A 420-foot tower, the tallest in Cobb County, that will anchor German company thyssenkrupp* Elevator’s new North American headquarters at The Battery Atlanta was announced today. 900 jobs will accompany the tower. Governor Nathan Deal shared the news along with thyssenkrupp Elevator CEO Andreas Schierenbeck and thyssenkrupp Elevator Americas CEO Richard Hussey, as well as Mike Plant, president and CEO of the Braves Development Company.
Governor Deal, who initially met thyssenkrupp Elevator executives in Germany two years ago, quipped, “There are lots of ups and downs in the elevator business – but today is an up!” More details about the project, including renderings of how this project will transform the Cumberland skyline, are here.
The other thing that’s going up in Cobb County is the millage rate.
A few minutes past 10:00 last night, the Cobb County Board of Commissioners approved a tax increase of 1.7 mills. There’s not really any concern that there will be an exodus of outraged taxpayers surging to a part of metro Atlanta with lower taxes, though: Cobb’s millage rate is still among the lowest in metro Atlanta.
Commission Chair Mike Boyce, a Republican from east Cobb, spent the past several weeks on a tour of the Cobb explaining the county’s financial situation. It was expected that Commissioner Lisa Cupid, a Democrat from south Cobb, would support the increase, and it was well-known that Commissioner Bob Ott, also an East Cobb Republican, strongly opposed the increase. It’s an election year for Republican Commissioners JoAnn Birell and Bob Weatherford, so their votes faced scrutiny commensurate with their conservative-leaning districts in northern Cobb and in west Cobb, respectively.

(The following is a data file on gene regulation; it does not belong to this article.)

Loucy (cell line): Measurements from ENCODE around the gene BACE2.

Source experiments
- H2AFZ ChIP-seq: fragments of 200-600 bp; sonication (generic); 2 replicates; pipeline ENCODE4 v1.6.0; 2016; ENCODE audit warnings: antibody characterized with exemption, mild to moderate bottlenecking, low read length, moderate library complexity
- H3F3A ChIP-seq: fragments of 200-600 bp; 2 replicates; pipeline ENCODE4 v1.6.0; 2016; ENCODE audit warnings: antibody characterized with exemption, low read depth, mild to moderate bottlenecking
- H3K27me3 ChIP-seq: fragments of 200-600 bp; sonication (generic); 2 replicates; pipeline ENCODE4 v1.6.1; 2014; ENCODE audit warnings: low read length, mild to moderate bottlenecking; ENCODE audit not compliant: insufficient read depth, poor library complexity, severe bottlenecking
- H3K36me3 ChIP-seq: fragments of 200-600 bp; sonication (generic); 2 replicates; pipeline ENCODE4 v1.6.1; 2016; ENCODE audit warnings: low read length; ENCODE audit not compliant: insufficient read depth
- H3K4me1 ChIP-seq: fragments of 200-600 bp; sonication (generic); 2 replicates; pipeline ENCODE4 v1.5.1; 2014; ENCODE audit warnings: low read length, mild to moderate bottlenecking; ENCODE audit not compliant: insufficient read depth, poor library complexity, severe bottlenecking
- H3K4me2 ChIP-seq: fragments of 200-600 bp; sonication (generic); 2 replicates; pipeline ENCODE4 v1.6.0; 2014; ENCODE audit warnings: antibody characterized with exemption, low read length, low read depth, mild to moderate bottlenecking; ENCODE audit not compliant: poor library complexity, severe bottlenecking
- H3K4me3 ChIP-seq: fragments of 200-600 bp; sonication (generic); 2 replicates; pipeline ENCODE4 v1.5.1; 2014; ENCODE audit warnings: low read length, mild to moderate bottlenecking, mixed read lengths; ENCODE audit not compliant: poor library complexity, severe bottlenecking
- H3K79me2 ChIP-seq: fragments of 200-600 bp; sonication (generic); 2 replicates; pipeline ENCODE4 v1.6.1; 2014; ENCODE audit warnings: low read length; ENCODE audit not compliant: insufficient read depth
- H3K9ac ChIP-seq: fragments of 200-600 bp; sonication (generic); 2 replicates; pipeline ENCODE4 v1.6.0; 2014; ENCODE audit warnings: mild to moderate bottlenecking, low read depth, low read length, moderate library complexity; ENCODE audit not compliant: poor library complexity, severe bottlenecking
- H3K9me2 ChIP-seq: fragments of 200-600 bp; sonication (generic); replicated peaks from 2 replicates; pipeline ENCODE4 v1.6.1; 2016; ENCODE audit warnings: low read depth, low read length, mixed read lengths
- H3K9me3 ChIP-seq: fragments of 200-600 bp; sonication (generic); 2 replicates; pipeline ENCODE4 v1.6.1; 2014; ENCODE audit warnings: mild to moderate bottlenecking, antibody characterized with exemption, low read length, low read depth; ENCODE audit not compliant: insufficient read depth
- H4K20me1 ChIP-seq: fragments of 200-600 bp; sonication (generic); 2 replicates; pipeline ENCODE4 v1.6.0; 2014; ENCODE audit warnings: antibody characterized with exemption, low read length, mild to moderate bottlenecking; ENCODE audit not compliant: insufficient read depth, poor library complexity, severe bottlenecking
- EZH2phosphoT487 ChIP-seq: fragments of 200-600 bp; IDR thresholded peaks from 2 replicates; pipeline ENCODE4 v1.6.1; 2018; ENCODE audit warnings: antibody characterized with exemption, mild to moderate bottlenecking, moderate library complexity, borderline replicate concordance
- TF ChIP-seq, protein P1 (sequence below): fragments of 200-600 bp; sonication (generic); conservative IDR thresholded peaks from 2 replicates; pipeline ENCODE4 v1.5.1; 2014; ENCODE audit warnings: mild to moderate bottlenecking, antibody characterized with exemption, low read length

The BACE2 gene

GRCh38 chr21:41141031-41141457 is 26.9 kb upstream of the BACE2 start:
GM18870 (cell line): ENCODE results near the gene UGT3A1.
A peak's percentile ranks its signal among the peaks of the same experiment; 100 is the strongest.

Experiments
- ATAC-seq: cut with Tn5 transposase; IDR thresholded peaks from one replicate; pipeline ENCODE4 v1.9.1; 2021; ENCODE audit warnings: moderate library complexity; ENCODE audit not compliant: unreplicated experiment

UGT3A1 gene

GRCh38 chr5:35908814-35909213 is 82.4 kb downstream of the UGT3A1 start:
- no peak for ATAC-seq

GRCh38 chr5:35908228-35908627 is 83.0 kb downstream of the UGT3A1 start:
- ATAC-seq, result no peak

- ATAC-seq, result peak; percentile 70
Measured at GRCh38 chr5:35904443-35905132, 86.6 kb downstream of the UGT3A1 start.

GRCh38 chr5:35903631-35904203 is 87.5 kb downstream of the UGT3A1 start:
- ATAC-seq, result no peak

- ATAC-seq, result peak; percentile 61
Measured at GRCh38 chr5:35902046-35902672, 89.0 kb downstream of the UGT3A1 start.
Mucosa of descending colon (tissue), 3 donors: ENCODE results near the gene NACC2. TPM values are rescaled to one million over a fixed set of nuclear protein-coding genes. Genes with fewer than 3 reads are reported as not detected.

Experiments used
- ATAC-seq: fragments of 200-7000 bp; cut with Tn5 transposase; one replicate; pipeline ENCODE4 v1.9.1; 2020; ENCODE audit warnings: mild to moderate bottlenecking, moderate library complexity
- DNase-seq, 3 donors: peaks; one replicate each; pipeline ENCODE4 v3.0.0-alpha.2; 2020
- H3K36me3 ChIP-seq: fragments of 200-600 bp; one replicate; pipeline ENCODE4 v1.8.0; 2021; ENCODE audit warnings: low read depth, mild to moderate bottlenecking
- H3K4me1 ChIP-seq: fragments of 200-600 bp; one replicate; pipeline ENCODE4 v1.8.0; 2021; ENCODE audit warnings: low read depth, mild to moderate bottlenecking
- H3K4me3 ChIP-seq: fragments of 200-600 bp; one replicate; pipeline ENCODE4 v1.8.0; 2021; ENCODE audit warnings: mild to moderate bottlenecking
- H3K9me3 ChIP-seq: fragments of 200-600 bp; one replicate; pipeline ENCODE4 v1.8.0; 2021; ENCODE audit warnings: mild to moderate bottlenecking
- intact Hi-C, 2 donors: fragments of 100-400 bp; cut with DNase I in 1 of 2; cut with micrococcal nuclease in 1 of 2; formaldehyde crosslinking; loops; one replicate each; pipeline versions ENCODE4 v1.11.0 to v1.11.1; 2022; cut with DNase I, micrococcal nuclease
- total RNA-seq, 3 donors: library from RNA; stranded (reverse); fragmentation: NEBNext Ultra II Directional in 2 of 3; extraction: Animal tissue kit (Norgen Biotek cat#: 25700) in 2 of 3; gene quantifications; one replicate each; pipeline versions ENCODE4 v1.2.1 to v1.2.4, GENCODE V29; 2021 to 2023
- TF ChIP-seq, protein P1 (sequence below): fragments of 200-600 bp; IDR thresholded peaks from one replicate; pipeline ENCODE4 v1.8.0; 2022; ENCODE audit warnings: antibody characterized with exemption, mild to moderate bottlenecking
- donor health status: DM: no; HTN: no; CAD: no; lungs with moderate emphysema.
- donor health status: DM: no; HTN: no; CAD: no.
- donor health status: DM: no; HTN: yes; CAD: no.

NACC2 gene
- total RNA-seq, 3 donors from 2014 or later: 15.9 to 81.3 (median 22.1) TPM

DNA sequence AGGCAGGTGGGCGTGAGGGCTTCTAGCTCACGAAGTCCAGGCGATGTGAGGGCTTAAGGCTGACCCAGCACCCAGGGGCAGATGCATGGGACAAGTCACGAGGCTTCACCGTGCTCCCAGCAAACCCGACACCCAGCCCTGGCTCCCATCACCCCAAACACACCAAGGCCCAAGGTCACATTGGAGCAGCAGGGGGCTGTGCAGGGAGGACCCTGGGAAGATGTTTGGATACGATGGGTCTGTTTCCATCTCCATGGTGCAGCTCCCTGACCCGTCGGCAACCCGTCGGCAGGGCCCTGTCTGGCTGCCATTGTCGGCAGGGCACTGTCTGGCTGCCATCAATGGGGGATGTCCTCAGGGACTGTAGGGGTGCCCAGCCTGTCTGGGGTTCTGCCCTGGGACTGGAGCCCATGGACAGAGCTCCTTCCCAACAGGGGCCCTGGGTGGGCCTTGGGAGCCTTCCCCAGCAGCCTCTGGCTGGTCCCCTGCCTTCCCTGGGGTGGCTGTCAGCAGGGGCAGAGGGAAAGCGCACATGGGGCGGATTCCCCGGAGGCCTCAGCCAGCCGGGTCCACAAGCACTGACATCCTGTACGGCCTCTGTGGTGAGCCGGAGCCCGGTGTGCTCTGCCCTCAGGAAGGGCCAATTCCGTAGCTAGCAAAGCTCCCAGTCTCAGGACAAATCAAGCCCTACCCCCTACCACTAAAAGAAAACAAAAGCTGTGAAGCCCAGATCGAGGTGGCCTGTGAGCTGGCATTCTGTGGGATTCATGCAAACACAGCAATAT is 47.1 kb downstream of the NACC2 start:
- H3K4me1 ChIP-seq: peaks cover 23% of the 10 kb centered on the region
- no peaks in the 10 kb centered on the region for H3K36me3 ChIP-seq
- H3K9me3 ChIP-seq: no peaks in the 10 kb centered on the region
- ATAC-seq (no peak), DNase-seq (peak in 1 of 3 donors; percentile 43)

Commissioner Weatherford, who previously served on the Acworth Board of Aldermen, was defeated in Tuesday’s GOP runoff by Bill Byrne-backed Keli Gambrill, a consultant and dressage judge from west Cobb. He was also the deciding vote last night.
From the Marietta Daily Journal:
While Weatherford previously said he had hoped to see the county make cuts to spending to reduce the increase, he gave his support to Boyce’s full measure.
“The chairman’s proposal of 1.7 (mills) gets us where we need to be in the next five years. It’s a restoration budget,” Weatherford said. “I think it’s time to invest in Cobb’s future — I think it’s time for all of us to step up so our kids and our grandkids will have a better place here than when we got here, and my goal has always been to make Cobb a better place than when I got here, and to do that, you have to invest in Cobb’s future…”